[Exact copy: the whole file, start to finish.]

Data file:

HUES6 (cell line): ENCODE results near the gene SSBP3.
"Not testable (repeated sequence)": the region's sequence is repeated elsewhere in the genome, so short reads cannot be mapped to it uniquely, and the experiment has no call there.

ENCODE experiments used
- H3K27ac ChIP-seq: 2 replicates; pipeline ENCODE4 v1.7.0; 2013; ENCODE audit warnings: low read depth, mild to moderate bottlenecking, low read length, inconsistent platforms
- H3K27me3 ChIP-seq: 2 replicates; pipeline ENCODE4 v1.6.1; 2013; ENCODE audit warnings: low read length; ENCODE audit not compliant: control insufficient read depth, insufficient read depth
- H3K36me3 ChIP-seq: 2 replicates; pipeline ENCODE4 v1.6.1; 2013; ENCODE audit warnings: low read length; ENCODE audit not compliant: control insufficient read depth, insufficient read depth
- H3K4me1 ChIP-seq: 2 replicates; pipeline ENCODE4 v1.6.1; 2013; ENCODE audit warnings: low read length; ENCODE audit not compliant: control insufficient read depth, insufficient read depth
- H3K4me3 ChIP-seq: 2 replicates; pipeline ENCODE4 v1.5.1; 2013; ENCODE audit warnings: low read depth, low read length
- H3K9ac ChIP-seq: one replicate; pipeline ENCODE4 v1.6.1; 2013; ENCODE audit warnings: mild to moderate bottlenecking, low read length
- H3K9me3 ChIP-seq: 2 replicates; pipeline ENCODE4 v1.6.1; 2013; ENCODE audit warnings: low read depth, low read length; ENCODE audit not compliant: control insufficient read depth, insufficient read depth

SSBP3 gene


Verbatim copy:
HUES6 (cell line): ENCODE results near the gene SSBP3.
"Not testable (repeated sequence)": the region's sequence is repeated elsewhere in the genome, so short reads cannot be mapped to it uniquely, and the experiment has no call there.

ENCODE experiments used
- H3K27ac ChIP-seq: 2 replicates; pipeline ENCODE4 v1.7.0; 2013; ENCODE audit warnings: low read depth, mild to moderate bottlenecking, low read length, inconsistent platforms
- H3K27me3 ChIP-seq: 2 replicates; pipeline ENCODE4 v1.6.1; 2013; ENCODE audit warnings: low read length; ENCODE audit not compliant: control insufficient read depth, insufficient read depth
- H3K36me3 ChIP-seq: 2 replicates; pipeline ENCODE4 v1.6.1; 2013; ENCODE audit warnings: low read length; ENCODE audit not compliant: control insufficient read depth, insufficient read depth
- H3K4me1 ChIP-seq: 2 replicates; pipeline ENCODE4 v1.6.1; 2013; ENCODE audit warnings: low read length; ENCODE audit not compliant: control insufficient read depth, insufficient read depth
- H3K4me3 ChIP-seq: 2 replicates; pipeline ENCODE4 v1.5.1; 2013; ENCODE audit warnings: low read depth, low read length
- H3K9ac ChIP-seq: one replicate; pipeline ENCODE4 v1.6.1; 2013; ENCODE audit warnings: mild to moderate bottlenecking, low read length
- H3K9me3 ChIP-seq: 2 replicates; pipeline ENCODE4 v1.6.1; 2013; ENCODE audit warnings: low read depth, low read length; ENCODE audit not compliant: control insufficient read depth, insufficient read depth

SSBP3 gene